Physicians can play a key role in preventing, recognizing and treating substance abuse disorder (SUD), but according to a recent study, many physicians don’t follow recommended guidelines in prescribing pain medication and have limited confidence in the ability to recognize SUD due to knowledge gaps and lack of training. States are stepping in with legislation to address this issue.
Cross-jurisdictional sharing (CJS) can be an effective way for public health agencies to address increasing demands for services with limited resources. For example, health departments in different jurisdictions can share laboratory or inspection services. CJS case studies from Michigan, New York and Nevada illustrate the integral role of law in such arrangements.
Breastfeeding offers many health benefits for infants and the American Academy of Pediatrics recommends that mothers breastfeed exclusively for the first six months of infancy, followed by continued breastfeeding, as other foods are introduced, for at least one year. Mothers who return to work face barriers to breastfeeding, such as lack of space and time to express milk. Accommodating breastfeeding in the workplace benefits employers and the U.S. health care system. This new resource provides information on federal and state laws regarding breastfeeding in the U.S. workplace.
During the 2014 Ebola outbreak in West Africa, the courts played a critical role in deciding whether states could impose mandatory quarantines for aid workers returning to the U.S. Today’s webinar will focus on the judicial system’s role in a public health emergency, examining how a judge may approach quarantine and isolation hearings, and the subsequent issuing of orders. The webinar will take place at 1 p.m. ET.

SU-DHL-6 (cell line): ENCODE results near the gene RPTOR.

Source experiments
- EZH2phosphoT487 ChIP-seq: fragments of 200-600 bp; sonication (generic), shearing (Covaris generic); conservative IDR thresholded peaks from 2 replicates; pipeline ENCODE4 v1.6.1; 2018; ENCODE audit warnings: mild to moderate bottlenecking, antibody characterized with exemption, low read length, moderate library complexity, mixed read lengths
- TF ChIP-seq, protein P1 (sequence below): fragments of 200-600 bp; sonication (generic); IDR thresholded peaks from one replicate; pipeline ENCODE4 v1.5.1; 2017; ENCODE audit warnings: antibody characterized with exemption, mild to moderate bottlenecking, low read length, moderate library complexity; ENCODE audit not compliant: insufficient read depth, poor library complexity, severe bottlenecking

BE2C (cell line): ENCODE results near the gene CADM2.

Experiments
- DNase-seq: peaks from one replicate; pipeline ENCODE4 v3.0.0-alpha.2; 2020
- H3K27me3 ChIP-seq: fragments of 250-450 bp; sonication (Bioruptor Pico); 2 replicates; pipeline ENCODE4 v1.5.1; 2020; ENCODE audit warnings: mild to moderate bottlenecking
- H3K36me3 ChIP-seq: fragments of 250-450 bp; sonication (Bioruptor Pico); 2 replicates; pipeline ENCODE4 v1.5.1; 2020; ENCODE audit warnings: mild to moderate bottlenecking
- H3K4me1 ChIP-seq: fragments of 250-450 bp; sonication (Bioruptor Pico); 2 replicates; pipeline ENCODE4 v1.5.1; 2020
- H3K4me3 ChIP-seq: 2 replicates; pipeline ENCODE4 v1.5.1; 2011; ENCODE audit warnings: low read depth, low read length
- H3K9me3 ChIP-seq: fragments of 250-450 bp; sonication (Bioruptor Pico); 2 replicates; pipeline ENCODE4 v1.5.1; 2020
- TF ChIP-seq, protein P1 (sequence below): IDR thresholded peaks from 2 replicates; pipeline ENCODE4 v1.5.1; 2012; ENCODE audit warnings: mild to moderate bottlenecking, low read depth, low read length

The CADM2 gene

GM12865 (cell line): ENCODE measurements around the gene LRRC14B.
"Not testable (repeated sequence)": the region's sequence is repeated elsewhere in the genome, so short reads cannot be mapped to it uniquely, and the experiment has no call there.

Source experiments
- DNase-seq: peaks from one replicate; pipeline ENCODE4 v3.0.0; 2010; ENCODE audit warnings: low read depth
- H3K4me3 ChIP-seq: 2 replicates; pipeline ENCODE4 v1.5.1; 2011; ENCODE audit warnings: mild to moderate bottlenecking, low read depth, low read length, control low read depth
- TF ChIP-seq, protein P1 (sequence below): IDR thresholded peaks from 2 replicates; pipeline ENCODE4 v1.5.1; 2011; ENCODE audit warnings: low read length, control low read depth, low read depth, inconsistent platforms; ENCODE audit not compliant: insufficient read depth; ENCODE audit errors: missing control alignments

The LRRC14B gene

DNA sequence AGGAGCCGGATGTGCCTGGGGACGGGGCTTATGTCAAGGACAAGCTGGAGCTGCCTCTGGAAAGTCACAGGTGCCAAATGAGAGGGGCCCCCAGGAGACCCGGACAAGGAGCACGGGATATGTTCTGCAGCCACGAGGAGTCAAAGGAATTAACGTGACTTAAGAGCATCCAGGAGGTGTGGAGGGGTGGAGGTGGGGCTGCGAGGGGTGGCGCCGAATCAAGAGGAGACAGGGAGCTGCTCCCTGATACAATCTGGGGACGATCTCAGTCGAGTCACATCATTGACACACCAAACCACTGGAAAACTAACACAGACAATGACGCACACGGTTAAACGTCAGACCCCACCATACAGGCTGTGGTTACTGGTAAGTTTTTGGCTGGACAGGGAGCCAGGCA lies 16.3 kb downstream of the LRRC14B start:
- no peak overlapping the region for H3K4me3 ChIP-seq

Federal immigration policies have been increasingly delegated to state and local jurisdictions. Some evidence suggests this shift has created barriers for the Hispanic/Latino population in accessing health care services. This webinar will introduce new research investigating the impact immigration laws have on access to care, and provide practical information and resources to help public health practitioners, health care providers and community workers understand the legal issues related to immigrant populations. Webinar will take place on Thursday, April 16 at 1 p.m. ET.
A public health professional recently contacted the Network about how to respond to situations in which a health care worker (HCW) wishes to abdicate responsibility for care of an Ebola patient or any other patient with an infectious disease. While a HCW cannot be put directly in harm’s way, they are required to provide care where universal precautions eliminate potential risks of infection.
PHLR has been working in collaboration with the CDC's Office of State, Tribal, Local, and Territorial Support, ChangeLab Solutions, the Network for Public Health Law, the Public Health Law Center, and many expert volunteers on a series of research and consultation projects intended to advance the understanding and practice of legal epidemiology at CDC and state, local and tribal health agencies, with special focus on policy surveillance. Resources developed in the first year of the project are now available.
The World Health Organization’s Department for the Management of Noncommunicable Diseases, Disability, Violence and Injury Prevention (NVI) is seeking a public health attorney with a least five years of work experience to support its road safety program. The position is a one year appointment in Geneva, Switzerland. Application deadline is April 13.
The Food and Drug Law Institute (FDLI) sponsors the H. Thomas Austern Memorial Writing Competitions to encourage law students interested in the areas of law that affect food, drugs, animal drugs, biologics, cosmetics, diagnostics, dietary supplements, medical devices and tobacco. Winning papers will be considered for publication in the Food and Drug Law Journal and receive cash prizes.
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